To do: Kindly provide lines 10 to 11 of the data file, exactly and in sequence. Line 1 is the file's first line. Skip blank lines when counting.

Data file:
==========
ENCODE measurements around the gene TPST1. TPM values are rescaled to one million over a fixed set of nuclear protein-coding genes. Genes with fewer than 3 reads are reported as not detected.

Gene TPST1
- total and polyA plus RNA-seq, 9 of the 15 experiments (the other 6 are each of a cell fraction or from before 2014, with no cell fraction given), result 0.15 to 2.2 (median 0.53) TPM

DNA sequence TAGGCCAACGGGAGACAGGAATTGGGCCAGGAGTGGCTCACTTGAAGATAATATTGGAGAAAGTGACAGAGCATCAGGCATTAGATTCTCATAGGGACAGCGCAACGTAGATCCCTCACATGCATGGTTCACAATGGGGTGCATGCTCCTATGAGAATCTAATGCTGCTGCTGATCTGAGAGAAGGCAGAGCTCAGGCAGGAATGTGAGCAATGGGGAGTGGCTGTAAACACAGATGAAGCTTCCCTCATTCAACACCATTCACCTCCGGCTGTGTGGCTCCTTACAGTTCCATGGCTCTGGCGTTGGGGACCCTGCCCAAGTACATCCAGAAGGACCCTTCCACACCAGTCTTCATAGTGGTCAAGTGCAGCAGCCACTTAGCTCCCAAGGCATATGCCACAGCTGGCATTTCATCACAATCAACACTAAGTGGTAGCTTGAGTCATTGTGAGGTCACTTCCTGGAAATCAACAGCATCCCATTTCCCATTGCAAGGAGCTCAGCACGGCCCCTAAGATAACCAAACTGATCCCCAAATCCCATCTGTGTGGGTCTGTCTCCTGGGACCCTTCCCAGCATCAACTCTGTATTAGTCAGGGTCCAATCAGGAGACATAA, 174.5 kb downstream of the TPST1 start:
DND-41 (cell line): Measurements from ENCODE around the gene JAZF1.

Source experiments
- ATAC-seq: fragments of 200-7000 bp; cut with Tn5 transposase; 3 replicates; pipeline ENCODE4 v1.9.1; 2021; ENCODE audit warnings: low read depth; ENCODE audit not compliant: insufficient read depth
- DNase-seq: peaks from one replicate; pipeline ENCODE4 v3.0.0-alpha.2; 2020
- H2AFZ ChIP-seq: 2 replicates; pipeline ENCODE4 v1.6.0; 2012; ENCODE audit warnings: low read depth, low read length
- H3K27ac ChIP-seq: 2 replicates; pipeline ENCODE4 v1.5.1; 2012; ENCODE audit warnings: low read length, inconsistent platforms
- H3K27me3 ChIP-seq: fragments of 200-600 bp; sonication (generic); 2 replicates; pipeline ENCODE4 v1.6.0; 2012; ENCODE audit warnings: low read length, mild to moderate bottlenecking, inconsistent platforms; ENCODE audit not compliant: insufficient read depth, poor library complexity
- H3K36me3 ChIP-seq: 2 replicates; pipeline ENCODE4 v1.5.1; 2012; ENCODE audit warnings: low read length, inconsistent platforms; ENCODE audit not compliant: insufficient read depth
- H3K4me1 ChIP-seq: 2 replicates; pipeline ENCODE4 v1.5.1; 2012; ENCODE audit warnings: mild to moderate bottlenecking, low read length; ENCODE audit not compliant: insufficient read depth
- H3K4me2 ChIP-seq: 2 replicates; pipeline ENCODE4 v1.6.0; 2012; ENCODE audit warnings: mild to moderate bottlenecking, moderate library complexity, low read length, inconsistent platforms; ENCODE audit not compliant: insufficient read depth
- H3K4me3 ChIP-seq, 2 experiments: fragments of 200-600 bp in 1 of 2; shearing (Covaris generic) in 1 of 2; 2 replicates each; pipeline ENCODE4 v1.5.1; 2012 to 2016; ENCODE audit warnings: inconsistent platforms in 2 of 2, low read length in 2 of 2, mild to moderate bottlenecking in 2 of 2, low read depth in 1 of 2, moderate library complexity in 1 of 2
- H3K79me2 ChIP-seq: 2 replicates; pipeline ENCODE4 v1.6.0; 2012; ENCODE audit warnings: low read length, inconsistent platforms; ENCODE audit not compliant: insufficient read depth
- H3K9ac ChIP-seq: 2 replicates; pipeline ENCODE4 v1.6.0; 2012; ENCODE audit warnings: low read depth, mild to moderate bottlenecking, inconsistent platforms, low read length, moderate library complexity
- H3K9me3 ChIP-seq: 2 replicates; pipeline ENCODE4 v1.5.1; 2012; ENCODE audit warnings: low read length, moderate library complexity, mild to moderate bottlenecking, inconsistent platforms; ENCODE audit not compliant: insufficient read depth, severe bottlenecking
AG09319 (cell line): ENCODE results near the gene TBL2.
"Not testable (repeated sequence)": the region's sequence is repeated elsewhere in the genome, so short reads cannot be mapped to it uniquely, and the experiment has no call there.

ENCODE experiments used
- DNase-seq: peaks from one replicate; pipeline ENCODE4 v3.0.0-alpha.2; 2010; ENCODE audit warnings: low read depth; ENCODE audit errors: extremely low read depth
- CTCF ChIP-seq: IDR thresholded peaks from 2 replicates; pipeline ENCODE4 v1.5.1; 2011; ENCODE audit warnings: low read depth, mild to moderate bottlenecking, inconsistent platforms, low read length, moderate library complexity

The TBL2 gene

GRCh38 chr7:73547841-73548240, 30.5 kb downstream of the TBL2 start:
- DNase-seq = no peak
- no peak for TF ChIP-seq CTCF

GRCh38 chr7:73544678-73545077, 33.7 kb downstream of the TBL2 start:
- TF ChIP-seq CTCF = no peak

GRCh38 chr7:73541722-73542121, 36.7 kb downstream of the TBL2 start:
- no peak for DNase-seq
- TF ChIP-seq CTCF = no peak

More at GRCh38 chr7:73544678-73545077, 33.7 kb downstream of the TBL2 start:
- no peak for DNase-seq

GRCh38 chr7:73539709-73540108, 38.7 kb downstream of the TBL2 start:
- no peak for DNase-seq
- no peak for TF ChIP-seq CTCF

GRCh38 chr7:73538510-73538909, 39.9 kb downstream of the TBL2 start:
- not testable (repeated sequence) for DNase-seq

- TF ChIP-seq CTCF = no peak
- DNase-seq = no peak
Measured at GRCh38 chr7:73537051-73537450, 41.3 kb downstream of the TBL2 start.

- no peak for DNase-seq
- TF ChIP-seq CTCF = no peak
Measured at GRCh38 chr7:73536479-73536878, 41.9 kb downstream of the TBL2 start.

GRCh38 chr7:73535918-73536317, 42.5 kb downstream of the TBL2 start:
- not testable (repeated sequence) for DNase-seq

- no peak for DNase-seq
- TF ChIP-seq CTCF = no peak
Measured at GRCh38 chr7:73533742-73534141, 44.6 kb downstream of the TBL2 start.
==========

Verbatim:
- H3K27ac ChIP-seq: 2 replicates; pipeline ENCODE4 v1.5.1; 2012; ENCODE audit warnings: low read length, inconsistent platforms
- H3K27me3 ChIP-seq: fragments of 200-600 bp; sonication (generic); 2 replicates; pipeline ENCODE4 v1.6.0; 2012; ENCODE audit warnings: low read length, mild to moderate bottlenecking, inconsistent platforms; ENCODE audit not compliant: insufficient read depth, poor library complexity